Genesis 28–31: Schemers & Sisters

Read the Bible in 2023 ◊ Week 8: Monday

“These twenty years I have been in your house; I served you fourteen years for your two daughters and six years for your flock, and you changed my wages ten times. If the God of my father, the God of Abraham, and the dread of Isaac, had not been for me, surely now you would have sent me away empty. God has seen my affliction and the toil of my hands, so He rendered the decision last night.”
Genesis 31:41–42 LSB

Today’s Bible reading of Genesis 28–31 spans twenty years in the life of Jacob. Forced to flee to his mother’s brother, Laban, because his own brother, Esau, planned to kill him after Jacob cheated Esau out of the blessing of Isaac, their father, Jacob meets his match in the scheming of his uncle Laban. In love with one daughter, Rachel, but tricked into marrying the other one, Leah, he works for Laban until the hostility of Laban’s sons causes him to flee secretly for Canaan.

Genesis 28 opens with Isaac blessing Jacob and sending him away to take a wife from the daughters of Laban, Rebekah’s brother. Kent Hughes writes that Isaac’s blessing,

“…represented a willing reversal of his pro-Esau attitude, now recognizing Jacob as the true heir of the Abrahamic covenant. In fact, the opening invocation of the blessing—”God Almighty [El Shaddai] bless you (28:3)—bears the divine name first introduced in 17:1 when the covenant of circumcision was given to Abraham. And the language of the blessing here is covenantal in phraseology and scope: “God Almighty bless you and make you fruitful and multiply you, that you may become a company of peoples. May he give the blessing of Abraham to you and to your offspring with you, that you may take possession of the land of your sojournings that God gave to Abraham!” (vv. 3, 4). Isaac’s blessing recognized Jacob as the third patriarch.”1

On his journey, Jacob has his famous dream of angels ascending and descending a ladder to heaven.

And behold, Yahweh stood above it and said, “I am Yahweh, the God of your father Abraham and the God of Isaac; the land on which you lie, I will give it to you and to your seed. And your seed will also be like the dust of the earth, and you will spread out to the west and to the east and to the north and to the south; and in you and in your seed all the families of the earth shall be blessed. Behold, I am with you and will keep you wherever you go. And I will bring you back to this land; for I will not forsake you until I have done what I have promised you.”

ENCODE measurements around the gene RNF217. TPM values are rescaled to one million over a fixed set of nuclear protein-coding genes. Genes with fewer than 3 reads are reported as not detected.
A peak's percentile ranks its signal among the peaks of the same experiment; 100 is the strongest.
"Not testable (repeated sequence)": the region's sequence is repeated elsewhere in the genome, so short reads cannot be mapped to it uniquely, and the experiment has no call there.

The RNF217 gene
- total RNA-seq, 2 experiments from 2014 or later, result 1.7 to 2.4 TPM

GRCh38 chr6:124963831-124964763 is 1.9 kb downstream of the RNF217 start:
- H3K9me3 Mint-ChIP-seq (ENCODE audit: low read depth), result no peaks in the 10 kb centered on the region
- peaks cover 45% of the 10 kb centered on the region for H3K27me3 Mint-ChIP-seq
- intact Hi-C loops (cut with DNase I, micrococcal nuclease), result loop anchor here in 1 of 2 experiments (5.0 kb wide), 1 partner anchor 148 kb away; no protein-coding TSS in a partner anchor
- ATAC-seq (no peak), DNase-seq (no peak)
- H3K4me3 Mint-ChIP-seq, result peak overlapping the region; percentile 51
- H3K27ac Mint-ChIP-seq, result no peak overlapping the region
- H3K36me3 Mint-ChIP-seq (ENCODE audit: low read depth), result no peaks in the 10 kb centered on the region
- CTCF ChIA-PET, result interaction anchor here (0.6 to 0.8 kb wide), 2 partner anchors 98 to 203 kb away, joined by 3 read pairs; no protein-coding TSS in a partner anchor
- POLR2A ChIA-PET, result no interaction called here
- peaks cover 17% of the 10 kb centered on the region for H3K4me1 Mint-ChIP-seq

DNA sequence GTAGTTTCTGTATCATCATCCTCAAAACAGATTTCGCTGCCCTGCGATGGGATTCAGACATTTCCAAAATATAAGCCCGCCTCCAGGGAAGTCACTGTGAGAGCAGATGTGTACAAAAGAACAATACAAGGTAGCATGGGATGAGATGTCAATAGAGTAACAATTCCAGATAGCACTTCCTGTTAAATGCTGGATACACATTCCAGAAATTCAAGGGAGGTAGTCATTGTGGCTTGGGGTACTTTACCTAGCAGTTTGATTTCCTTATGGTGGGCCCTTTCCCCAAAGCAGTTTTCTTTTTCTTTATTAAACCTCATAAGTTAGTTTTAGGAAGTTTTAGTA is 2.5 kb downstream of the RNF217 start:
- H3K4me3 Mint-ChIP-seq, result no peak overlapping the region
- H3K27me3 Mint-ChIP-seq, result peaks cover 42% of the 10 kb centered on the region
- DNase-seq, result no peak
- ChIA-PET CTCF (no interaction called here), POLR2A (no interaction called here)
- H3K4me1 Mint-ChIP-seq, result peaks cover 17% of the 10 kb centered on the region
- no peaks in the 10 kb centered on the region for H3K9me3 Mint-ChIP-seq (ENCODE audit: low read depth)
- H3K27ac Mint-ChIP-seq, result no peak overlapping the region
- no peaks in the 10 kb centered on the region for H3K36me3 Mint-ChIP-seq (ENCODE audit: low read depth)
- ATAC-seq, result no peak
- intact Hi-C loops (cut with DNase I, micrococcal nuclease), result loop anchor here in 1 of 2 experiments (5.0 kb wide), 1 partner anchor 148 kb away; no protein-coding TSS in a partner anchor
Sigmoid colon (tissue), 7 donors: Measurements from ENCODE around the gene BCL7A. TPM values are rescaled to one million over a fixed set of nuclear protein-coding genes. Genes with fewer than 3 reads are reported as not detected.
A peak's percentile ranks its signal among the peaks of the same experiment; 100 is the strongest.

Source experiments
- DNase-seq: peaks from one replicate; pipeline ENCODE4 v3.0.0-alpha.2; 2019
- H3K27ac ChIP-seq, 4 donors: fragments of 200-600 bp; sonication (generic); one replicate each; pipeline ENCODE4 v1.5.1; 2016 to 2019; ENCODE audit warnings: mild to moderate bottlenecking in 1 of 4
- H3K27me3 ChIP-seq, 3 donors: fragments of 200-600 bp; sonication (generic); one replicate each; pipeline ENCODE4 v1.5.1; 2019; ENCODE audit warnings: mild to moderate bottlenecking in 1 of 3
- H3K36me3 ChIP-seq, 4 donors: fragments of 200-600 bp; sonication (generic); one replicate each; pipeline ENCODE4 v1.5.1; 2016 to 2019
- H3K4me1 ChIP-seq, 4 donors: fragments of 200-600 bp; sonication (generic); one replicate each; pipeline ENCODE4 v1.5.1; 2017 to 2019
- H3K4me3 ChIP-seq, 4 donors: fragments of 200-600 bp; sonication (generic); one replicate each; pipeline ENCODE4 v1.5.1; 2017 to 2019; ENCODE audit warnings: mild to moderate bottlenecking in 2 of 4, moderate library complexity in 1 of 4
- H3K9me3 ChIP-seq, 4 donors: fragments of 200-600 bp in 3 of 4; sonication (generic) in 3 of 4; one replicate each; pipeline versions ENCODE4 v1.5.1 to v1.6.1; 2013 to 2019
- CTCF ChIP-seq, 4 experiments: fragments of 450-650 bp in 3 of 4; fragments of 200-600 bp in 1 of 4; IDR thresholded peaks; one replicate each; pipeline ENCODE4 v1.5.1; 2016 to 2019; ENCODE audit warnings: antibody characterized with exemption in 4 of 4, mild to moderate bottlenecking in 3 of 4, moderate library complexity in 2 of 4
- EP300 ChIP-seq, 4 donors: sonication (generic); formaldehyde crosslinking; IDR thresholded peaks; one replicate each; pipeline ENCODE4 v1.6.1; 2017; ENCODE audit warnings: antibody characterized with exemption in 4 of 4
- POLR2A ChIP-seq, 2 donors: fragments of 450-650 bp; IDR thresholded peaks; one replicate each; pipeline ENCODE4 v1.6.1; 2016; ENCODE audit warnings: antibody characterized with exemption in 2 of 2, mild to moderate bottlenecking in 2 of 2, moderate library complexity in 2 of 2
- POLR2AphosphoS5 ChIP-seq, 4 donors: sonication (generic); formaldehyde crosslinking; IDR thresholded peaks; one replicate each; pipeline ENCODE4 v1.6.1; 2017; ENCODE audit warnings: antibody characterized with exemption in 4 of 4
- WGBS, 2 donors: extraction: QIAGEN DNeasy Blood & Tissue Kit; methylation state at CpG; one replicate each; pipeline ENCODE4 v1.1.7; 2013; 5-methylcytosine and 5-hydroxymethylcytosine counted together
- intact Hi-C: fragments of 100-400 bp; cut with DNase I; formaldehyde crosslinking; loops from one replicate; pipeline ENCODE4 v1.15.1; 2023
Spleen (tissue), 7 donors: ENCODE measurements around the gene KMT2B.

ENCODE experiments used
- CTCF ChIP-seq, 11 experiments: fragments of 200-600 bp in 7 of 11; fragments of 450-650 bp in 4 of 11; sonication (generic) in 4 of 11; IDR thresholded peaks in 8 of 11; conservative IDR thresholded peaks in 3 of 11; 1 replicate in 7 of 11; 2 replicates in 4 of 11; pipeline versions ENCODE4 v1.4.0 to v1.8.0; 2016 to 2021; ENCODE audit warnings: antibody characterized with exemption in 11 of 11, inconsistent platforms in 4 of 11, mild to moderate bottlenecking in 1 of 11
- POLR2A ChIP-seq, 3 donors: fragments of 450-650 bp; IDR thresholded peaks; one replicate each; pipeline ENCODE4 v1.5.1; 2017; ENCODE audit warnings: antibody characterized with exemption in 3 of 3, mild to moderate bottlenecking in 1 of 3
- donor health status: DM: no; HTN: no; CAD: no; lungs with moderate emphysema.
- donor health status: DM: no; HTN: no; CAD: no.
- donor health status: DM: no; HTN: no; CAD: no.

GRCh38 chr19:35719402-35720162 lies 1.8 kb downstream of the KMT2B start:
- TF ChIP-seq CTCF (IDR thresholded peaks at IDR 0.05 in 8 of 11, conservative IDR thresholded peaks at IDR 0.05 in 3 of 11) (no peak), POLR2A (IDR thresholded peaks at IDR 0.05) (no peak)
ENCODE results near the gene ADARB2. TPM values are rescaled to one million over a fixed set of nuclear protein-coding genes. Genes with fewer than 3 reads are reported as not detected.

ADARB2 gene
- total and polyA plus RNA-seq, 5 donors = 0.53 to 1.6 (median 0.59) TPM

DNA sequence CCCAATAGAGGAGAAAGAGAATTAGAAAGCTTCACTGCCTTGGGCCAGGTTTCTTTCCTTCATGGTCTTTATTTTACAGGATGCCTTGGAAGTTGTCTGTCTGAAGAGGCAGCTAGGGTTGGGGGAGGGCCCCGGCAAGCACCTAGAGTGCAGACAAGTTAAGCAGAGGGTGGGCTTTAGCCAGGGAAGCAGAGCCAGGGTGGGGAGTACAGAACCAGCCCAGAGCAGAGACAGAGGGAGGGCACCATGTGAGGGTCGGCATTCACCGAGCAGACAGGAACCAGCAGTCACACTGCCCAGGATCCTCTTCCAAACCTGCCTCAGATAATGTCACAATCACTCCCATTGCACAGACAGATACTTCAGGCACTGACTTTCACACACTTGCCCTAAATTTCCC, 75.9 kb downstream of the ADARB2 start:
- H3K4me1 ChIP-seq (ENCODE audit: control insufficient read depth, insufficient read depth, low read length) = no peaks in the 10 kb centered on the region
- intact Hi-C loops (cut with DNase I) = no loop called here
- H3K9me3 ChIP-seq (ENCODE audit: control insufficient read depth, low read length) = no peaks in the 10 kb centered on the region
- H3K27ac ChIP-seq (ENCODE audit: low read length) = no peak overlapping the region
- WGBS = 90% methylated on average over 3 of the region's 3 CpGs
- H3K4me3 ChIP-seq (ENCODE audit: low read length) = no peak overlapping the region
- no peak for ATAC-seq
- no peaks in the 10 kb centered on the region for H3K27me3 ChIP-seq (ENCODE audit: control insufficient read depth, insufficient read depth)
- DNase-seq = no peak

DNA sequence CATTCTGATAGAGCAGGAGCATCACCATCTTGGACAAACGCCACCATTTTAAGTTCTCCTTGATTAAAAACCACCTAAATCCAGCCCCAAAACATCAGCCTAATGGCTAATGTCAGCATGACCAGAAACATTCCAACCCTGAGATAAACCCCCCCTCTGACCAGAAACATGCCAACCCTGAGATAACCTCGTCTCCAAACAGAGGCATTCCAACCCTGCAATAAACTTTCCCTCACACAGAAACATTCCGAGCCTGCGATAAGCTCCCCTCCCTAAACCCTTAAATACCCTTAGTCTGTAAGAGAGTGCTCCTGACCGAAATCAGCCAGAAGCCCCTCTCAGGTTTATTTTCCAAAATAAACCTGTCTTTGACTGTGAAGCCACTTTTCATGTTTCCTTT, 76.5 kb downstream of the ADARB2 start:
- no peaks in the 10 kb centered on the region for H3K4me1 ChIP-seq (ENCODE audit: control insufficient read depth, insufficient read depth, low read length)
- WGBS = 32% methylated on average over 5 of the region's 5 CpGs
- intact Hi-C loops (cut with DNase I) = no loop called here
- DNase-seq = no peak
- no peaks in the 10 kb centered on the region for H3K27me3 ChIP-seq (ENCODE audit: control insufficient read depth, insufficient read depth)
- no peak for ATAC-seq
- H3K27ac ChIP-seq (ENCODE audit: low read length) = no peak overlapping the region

Genesis 28:13–15 LSB

Hughes writes,

“Fellow believers, this is all grace. Jacob, the conniving believer who was outcast and alone due to his own sin, who merited nothing from God, was met by God in his misery with an unparalleled revelation of God’s care and assurance for the future. Jacob was not seeking God—he was fleeing the consequences of his deception. He was not expecting grace. But grace was unleashed upon his soul—and with not even a word of reproach. The vision and voice of God only bore assurances.”2

In Genesis 29 the first person of Laban’s household that Jacob meets is Rachel. He falls in love with her, and when Laban offers him wages for his work, Jacob asks for Rachel. After working for her seven years, on the eve of the wedding feast, Laban switches sisters. As to the sisters themselves? Hughes comments:

“As to what Laban did to restrain Rachel, we do not know. And more, Leah had to be a most willing bride. She must herself have loved Jacob and likely despised her beautiful sister.”3

The next day brought recognition of the betrayal and anger, but Laban gets another seven years of labor for Rachel.

Genesis 29–30 records the birth of eleven of Jacob’s sons and his daughter, Dinah. The jealousy and rivalry of polygamy is never ending in the ongoing competition between Rachel and Leah for Jacob’s love and Jacob’s children. The Bible does not always editorialize upon conduct; in the Encyclopedia of Bible Difficulties, Gleason Archer addresses the problem of polygamy.

“How do we reconcile this with the monogamy that Jesus so clearly taught in Matthew 19:9 and which He asserted to have been God’s intention from the very beginning of the human race?